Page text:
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Your Financial Lingo Cheat Sheet

by Laura Adams

Getting into personal finances is a lot like learning a new language. There are some crazy-sounding words that can be a little intimidating at first. But once you get the lingo, you’ll have a new skill that allows you to communicate more clearly with bankers, accountants, financial planners, investment advisers, brokers, real estate professionals, benefit administrators, and might even make you more interesting at an upcoming holiday party!

Understanding a few key technical terms can boost your confidence and make you feel more comfortable about seeking help from a financial pro.

8 Common Financial Terms to Know:

Knowledge is the Key

1.     Pre-tax: This is a term that’s commonly used when you’re talking about retirement accounts, like a workplace 401(k) or an IRA (Individual Retirement Arrangement). Pre-tax money means that no taxes are deducted. You invest pre-tax money in “traditional” retirement accounts and pay tax later when you withdraw funds. Traditional retirement accounts are called tax-deferred investment vehicles because they allow you to temporarily avoid paying tax.

2.     After-tax: You invest after-tax or taxed money in “Roth” retirement accounts, like a Roth IRA or Roth 401(k). The fantastic benefit of a Roth is that you pay taxes once and never again because it’s a tax-free investment vehicle. Even if the account mushrooms in value, neither your original contributions nor the growth in the account is taxed when you withdraw funds.  In contrast, you pay tax on both your initial contributions and their earnings when you withdraw money from a traditional retirement account.

3.     Capital gain: This term refers to the profit you make when you sell an investment, such as real estate, stocks, bonds, mutual funds, or exchange-traded funds (ETFs). The difference between the basis (see below) and the selling price can be either a capital gain or a capital loss. Capital gains are classified as either short-term or long-term. You pay short-term capital gains tax if you owned the asset for a year or less and long-term capital gains tax if you owned it for more than a year at the time of the sale. Everyone wants long-term capital gains because the tax rate is much lower than ordinary income tax. Short-term capital gains tax is the same as the ordinary income tax rate.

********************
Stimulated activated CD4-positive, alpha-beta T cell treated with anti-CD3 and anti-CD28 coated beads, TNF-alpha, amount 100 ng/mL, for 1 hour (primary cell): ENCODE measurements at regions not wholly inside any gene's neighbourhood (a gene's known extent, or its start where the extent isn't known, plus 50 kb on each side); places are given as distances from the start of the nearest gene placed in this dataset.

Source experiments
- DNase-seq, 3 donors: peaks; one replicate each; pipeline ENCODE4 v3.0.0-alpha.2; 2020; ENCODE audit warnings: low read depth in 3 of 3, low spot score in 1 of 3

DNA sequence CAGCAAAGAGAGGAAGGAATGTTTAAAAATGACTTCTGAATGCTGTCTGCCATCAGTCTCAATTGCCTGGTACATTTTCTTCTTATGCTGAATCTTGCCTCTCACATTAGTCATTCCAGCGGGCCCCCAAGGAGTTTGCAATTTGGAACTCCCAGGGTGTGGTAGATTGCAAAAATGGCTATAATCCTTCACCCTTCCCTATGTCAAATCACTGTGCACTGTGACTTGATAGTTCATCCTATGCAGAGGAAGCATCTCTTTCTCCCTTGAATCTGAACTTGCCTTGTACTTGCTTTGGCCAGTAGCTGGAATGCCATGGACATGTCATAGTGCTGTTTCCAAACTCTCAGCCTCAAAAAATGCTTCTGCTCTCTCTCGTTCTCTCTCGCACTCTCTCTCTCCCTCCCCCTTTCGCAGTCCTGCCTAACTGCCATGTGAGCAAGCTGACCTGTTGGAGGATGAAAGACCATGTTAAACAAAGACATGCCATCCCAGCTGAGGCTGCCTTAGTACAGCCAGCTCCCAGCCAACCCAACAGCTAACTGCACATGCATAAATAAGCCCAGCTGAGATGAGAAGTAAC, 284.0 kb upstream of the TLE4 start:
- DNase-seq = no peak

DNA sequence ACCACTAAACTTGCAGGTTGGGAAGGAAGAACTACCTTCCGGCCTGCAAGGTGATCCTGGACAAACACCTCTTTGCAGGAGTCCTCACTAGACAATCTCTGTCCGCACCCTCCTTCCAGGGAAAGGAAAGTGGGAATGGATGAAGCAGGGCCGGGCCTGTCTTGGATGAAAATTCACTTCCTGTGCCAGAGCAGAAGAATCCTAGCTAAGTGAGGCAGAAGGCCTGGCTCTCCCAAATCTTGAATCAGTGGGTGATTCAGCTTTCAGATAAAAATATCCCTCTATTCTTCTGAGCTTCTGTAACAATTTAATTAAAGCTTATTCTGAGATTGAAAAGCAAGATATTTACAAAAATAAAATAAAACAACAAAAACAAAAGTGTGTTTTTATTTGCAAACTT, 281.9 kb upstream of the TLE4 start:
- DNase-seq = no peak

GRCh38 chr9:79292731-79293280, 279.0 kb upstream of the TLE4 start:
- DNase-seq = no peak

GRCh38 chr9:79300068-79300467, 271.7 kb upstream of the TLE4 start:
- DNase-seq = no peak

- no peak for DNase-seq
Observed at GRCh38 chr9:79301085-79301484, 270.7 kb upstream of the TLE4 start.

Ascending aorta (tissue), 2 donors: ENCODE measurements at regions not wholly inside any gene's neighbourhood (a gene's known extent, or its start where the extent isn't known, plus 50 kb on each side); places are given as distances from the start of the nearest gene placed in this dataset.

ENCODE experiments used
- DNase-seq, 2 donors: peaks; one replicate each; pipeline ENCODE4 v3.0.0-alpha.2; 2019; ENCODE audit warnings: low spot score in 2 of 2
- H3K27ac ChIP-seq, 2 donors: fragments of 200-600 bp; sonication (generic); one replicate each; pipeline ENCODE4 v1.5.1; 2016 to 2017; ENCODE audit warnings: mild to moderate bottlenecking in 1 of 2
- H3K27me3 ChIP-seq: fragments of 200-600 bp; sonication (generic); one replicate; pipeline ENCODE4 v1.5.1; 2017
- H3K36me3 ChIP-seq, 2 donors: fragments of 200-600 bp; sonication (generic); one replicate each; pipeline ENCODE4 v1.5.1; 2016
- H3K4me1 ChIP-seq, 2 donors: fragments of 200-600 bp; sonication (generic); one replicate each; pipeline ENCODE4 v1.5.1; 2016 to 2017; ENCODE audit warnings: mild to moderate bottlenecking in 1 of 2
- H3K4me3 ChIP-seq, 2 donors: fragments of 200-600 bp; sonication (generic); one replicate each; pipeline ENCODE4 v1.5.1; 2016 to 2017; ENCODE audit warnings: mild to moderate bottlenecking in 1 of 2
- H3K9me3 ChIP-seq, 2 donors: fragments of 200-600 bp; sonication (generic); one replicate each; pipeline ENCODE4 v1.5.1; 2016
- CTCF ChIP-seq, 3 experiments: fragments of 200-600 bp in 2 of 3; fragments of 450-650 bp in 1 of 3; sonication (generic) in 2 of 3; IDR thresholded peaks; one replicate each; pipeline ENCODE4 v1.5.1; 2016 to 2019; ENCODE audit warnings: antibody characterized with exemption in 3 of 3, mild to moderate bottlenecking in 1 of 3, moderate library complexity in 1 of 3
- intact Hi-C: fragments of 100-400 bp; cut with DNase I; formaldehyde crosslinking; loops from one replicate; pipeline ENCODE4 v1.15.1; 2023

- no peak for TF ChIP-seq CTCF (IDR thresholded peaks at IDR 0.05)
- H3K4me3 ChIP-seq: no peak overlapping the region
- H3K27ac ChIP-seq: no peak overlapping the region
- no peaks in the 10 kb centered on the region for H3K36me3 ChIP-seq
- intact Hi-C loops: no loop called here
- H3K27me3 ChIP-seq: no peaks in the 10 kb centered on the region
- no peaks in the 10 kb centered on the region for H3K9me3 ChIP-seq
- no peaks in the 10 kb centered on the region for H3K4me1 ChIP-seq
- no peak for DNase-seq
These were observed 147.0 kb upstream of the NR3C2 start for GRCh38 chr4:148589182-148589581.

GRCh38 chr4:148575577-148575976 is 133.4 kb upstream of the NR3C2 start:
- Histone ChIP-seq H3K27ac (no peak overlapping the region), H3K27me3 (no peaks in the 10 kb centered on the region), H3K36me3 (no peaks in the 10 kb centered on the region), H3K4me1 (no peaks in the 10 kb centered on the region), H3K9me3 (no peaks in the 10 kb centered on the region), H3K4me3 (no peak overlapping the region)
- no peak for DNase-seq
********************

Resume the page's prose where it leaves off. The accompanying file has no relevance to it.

4.     Ordinary Income: This term refers to the money you make that’s subject to ordinary or regular income tax, such as salaries, wages, tips, commissions, bonuses, interest, dividends, and traditional retirement account withdrawals. There are six tax brackets that range from 10% to 35% depending on the total amount of taxable income you have for the year.

5.     Basis: This is the amount used for figuring any gain or loss when property—like real estate, stocks, mutual funds, or exchange-traded funds (ETFs)—is sold.  Your basis is your original cost plus or minus any adjustments. Although redundant, this is sometimes referred to as your adjusted basis.

6.     Tax deduction: This is an amount that the IRS allows you to subtract from your taxable income. A few examples of deductions are charitable donations, student loan interest, mortgage interest, and traditional IRA contributions. Everyone wants to reduce their taxable income because that reduces the amount of tax you have to pay. For instance, if your taxable income is $40,000 and you can claim $10,000 in allowable tax deductions, then you only have to pay tax on $30,000. A tax deduction reduces the income on which your tax is calculated.

7.     Tax credit: This is an amount that the IRS allows you to subtract from the actual amount of tax you owe. That makes tax credits more valuable than tax deductions in most cases. An example of a common tax credit is the Child Tax Credit which can be as much as $1,000 per eligible dependent child that you have under the age of 17. The Retirement Savings Contribution Credit helps low and moderate-income taxpayers who make contributions to an IRA or workplace retirement plan.

8.     Rollover: This term might sound like a silly dog trick, but there’s nothing funny about it! A rollover allows you to avoid taxes when you withdraw funds from a retirement account. The catch is that you have to redeposit the funds into a new retirement account within 60 days. For example, if you have a 401(k) at work and decide to leave your employer, you can rollover the money into an IRA or a new company’s retirement plan. But if you miss the 60-day deadline the withdrawal becomes taxable plus you’ll have to pay a steep 10% early withdrawal penalty if you’re younger than age 59½.

This is a great primer–but to really learn the language, make a resolution to read a personal finance book every month in 2011. Pick up a copy of my new book, Money Girl’s Smart Moves to Grow Rich, at your favorite book seller. You’ll learn everything you need to know about money without getting bogged down with what you don’t. It covers how to create a financial plan, choose the best banking accounts, deal with debt, save for retirement, invest to create wealth, buy real estate, pay for education, save money on taxes, and lots more. Continuing your financial education will give you the power to make smart money moves and build serious wealth for your future.


Published or updated December 21, 2010.
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